Check out the toolset I work with every day at [X+1]: [X+1] Home Page

    Conversion Optimization: It’s All About Action

    Optimizing your website to maximize the number of page views or visitors, while sounding reasonable, may unwittingly have you wasting marketing dollars and effort on people who won’t buy anything or participate on your website (or your advertisers’ websites) in the foreseeable future.

    When you spend time and money on your site content or on audience development for your site, you want to make sure you are measuring the impact of those changes in terms of number of desired actions taken by visitors to your site, in terms of the efficiency with which you are spending resource. The key measure you are tracking on the cost side is the ECPA, or effective cost per action. If you have a small site and are passive about audience development, perhaps it makes sense to optimize to Actions Per Visit (APV), or Actions Per Daily Unique visitor (APDU). But if you are spending serious time and money then you need to track these costs and what they generate.

    Lights! Camera! Actions!

    Before this kind of thing makes any sense at all you have to define and start measuring the on the kinds of action you are trying to get visitors to take. Are you selling things? Are you getting paid for advertising shown on your site? Are you trying to develop leads for your business? Are you trying to get people to download something? Are you trying to get people to register or sign up? Whatever actions you want people to take on your site, they need to be measured if they are going to be the basis for your ECPA (or APV, APDU). Most of these things can be measured using Google Analytics.

    In any case, once you have tagged or otherwise instrumented your site to capture your desired actions, then you can track ECPA (or APV, APDU) associated with your site.

    Then when you make big changes, you can see whether they improved your site’s performance. You can measure the effectiveness of your SEM, your CPC campaigns on search engines, your affiliate programs, and your efforts to publicize your site.

    Measuring Dollars Out per Dollar In

    ECPA is a pretty good measure, but, it only measures efficiency on the cost side. You also want to measure the return you get in dollars and cents. You can do this (or approximate this) if you can come up with a dollar value for each of your site’s target actions, either using an average value per action type or actual value per action, then you don’t need the oversimplification that focusing only on ECPA imposes. Simply put, all actions on your site are not worth the same amount and it actually makes sense to spend more on actions that are worth more. What you really ultimately want is an ROI. I’ll talk about that in a later post.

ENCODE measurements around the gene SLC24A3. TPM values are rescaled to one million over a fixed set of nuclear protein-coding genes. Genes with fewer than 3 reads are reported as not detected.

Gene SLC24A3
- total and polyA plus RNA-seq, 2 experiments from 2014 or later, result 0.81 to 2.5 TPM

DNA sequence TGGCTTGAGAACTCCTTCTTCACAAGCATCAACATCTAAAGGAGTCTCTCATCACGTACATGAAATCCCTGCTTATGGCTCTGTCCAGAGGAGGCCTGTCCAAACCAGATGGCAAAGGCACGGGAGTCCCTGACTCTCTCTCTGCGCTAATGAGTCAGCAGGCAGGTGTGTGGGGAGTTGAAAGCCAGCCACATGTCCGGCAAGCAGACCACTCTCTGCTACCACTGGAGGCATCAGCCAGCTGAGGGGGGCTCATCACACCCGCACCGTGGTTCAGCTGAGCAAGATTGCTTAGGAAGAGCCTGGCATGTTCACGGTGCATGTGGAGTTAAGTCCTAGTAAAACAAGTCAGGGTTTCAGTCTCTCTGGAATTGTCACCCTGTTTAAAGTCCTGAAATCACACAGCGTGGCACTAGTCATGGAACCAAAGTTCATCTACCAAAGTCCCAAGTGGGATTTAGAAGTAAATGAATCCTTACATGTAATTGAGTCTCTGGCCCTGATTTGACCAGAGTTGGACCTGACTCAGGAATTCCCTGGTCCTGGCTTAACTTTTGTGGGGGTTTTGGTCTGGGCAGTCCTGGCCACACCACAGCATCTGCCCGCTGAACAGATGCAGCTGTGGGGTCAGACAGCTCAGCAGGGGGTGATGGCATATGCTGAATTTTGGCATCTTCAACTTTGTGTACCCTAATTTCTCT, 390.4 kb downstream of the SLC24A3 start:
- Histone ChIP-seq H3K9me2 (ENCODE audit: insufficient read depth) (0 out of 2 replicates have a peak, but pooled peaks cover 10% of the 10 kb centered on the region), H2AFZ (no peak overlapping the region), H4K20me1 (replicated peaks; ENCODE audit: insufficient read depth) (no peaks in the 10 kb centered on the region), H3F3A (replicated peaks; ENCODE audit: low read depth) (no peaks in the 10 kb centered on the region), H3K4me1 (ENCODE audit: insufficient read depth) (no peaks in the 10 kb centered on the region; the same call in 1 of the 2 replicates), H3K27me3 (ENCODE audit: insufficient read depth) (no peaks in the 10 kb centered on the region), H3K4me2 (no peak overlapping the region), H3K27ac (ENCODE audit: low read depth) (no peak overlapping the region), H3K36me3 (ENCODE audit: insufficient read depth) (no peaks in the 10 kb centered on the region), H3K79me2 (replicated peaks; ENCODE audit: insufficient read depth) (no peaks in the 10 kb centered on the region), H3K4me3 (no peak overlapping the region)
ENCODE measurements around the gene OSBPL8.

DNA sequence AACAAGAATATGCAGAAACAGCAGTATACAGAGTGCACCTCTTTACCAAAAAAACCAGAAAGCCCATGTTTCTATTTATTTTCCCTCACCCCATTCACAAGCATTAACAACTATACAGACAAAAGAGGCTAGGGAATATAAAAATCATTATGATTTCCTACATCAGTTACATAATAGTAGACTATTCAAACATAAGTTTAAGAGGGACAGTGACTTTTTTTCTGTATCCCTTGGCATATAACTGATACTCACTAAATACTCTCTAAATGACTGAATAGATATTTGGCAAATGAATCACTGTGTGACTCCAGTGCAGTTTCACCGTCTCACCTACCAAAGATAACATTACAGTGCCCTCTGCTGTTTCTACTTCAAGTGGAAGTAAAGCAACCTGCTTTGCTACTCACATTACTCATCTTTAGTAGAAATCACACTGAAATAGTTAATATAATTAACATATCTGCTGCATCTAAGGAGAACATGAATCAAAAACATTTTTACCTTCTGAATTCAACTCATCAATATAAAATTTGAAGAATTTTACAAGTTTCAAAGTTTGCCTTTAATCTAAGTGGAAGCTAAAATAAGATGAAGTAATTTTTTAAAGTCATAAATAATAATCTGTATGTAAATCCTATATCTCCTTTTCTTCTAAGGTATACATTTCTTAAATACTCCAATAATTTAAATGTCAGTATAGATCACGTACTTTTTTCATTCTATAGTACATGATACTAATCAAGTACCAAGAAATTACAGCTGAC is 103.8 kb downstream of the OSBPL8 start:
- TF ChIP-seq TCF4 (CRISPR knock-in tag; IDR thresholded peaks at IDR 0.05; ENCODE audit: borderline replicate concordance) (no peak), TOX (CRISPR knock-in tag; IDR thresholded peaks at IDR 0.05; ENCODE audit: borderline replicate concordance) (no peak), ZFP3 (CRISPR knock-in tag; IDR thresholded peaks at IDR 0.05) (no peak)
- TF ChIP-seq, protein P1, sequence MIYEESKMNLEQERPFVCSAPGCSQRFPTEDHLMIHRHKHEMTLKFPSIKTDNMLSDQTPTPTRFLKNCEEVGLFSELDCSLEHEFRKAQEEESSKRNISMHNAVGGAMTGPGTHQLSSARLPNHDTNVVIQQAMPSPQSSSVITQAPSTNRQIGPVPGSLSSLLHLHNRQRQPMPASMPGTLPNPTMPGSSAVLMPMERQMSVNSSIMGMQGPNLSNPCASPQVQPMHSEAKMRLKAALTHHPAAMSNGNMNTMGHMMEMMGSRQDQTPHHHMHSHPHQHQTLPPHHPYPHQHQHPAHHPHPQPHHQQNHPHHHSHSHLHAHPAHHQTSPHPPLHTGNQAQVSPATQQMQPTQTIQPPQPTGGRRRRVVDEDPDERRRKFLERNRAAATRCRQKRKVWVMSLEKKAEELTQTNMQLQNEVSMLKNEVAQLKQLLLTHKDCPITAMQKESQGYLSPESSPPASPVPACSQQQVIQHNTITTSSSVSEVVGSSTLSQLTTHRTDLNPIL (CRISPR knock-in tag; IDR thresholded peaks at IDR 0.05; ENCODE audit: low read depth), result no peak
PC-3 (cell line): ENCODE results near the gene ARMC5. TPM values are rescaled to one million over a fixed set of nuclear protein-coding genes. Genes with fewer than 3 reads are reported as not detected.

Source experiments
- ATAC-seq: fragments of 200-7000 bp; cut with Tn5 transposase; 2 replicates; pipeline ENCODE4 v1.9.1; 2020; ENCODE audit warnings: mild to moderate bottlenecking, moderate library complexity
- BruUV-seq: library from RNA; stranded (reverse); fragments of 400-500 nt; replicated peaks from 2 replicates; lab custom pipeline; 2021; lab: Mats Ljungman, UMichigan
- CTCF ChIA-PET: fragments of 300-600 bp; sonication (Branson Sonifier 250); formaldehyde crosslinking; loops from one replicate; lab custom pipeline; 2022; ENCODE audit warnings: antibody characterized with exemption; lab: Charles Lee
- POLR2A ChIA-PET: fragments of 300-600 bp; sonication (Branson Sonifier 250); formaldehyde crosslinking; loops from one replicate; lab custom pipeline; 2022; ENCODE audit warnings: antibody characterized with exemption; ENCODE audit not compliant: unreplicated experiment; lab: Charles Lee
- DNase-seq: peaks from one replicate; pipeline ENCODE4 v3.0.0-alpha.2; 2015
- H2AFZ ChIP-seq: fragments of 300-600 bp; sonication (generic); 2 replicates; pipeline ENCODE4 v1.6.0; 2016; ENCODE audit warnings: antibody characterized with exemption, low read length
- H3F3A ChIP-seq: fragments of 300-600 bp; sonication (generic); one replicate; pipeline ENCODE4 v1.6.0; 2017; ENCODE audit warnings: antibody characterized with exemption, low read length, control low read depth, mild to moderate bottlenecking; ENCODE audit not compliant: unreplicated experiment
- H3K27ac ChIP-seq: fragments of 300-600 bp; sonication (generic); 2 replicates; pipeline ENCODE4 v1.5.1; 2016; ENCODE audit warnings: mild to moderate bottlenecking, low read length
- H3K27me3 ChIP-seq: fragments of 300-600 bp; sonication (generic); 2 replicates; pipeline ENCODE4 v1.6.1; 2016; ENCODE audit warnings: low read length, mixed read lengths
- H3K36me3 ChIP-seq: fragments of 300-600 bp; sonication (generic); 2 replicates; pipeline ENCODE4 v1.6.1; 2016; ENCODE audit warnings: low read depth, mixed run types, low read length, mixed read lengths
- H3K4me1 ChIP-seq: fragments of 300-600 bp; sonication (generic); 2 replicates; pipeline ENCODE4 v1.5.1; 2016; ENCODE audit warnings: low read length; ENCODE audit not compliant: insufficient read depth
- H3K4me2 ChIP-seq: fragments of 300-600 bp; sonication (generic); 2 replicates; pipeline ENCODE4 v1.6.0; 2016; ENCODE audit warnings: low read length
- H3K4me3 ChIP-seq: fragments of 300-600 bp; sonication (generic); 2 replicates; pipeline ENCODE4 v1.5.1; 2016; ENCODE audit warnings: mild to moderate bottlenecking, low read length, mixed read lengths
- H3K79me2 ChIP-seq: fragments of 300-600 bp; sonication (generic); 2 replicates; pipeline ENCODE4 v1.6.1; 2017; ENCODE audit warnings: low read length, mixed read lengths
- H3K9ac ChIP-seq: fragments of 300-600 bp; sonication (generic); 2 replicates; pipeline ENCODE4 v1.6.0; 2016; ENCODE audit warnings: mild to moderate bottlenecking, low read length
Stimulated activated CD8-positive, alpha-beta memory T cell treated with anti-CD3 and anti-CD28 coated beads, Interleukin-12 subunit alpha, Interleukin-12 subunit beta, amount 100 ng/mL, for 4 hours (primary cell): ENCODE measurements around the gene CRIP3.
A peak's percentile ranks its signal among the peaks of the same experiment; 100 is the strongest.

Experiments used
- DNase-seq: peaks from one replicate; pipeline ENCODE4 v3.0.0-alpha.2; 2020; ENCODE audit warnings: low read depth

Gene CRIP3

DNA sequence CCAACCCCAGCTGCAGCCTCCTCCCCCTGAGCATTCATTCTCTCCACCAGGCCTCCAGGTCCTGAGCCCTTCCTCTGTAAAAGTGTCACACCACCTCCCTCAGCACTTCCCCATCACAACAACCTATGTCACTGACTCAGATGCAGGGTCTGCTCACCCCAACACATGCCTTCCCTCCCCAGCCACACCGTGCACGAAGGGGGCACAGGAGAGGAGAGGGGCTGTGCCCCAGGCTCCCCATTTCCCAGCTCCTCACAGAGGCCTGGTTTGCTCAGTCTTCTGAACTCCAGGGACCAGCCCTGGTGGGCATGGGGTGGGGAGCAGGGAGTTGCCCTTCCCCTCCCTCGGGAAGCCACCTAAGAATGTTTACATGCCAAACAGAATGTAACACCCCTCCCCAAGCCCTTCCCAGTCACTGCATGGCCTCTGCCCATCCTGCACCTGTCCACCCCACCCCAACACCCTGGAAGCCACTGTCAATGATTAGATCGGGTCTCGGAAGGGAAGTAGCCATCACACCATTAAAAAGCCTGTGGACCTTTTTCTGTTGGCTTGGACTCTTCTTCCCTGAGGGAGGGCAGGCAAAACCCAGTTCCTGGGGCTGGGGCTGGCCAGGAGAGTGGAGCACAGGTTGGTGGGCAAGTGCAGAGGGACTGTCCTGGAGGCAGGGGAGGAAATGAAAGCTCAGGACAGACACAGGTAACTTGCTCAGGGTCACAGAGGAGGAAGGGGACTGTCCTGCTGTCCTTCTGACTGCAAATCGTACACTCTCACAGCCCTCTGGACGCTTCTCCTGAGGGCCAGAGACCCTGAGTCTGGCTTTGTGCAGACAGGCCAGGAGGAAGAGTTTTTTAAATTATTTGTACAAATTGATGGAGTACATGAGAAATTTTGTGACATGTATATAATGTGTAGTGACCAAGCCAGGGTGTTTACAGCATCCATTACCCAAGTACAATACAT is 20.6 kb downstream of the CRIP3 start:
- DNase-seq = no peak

Math Marketing: Excellent White Paper by Dimitri Maex

    Dimitri Maex is the Managing Director Marketing Effectiveness at Ogilvy & Mather, and the author of a fantastic white paper that is posted HERE on the WPP website . What is so great about it is that it presents exactly what most companies need to know in order to get started in harnessing the full power of quantitative marketing methods, in a package that only takes about 15 minutes to read.

    He starts with the history of quantitative marketing, gives a sense of the place of “math marketing” in the current business landscape, describes the types vendors with which a company can ally, and the wraps up with how a company should organize and hire to around the new skills and challenges peculiar to the coming era of quantitatively-driven marketing.

    Some nits:
    I don’t like the sound of the name “math marketing”. It’s just that the math doesn’t do any marketing – people still make the decisions and integrate the insights into their work, they just use data-based metrics and statistical techniques to assist them in getting a coherent picture of what is working and what isn’t, and formulating what might work in the future. It is probably also a terrible way to brand something you are selling to execs who mostly sucked at and avoided math in school. It’s like calling it “eat your vegetables marketing”.

    The section on vendors is far from exhaustive. He leaves out SEM/SEO agencies in particular, and provides only the massive brand names in most of the categories he is describing. I guess Maex works for an ad agency – so he’s not responsible for selling you on his competition – but I’d look elsewhere for a buyer’s guide.

    Whatever, he is right on the money about the current state of affairs and where most companies need to go.

    He wraps with a couple of lists: Seven Steps to Increased Accountability, and Seven Steps to Increased Accountability to Transformational Consumer Insights.

    This is a great document for business folk who want to understand the big picture of marketing analytics and quantitative marketing techniques, and want to understand how to manage them to best effect.